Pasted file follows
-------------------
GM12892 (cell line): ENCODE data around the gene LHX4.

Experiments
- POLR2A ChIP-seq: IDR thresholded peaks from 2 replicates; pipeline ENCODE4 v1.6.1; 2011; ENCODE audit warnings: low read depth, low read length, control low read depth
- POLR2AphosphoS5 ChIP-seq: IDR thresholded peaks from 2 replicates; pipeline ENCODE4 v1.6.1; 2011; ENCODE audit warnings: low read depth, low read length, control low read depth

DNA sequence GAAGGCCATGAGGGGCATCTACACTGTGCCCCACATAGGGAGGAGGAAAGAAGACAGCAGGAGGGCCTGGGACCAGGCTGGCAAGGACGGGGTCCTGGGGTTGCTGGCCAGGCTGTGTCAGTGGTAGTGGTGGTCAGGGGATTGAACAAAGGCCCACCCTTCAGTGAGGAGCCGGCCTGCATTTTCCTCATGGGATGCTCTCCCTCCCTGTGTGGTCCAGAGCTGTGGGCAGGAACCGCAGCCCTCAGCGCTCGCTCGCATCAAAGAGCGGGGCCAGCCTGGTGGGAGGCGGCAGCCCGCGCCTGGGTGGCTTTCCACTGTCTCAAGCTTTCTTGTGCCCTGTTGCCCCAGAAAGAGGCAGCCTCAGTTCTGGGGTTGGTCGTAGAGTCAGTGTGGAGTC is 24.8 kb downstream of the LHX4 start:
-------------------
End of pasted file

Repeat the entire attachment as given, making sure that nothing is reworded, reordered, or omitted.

GM12892 (cell line): ENCODE data around the gene LHX4.

Experiments
- POLR2A ChIP-seq: IDR thresholded peaks from 2 replicates; pipeline ENCODE4 v1.6.1; 2011; ENCODE audit warnings: low read depth, low read length, control low read depth
- POLR2AphosphoS5 ChIP-seq: IDR thresholded peaks from 2 replicates; pipeline ENCODE4 v1.6.1; 2011; ENCODE audit warnings: low read depth, low read length, control low read depth

DNA sequence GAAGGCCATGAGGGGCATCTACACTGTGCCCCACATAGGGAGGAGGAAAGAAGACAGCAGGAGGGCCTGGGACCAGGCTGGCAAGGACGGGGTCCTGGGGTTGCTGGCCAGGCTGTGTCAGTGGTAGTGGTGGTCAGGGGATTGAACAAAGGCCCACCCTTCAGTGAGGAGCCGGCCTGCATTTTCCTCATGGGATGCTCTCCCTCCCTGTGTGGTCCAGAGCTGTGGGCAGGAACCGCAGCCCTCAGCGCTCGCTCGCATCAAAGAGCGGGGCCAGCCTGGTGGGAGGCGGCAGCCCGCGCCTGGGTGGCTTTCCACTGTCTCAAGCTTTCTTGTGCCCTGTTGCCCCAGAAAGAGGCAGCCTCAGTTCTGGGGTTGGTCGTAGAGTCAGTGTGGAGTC is 24.8 kb downstream of the LHX4 start: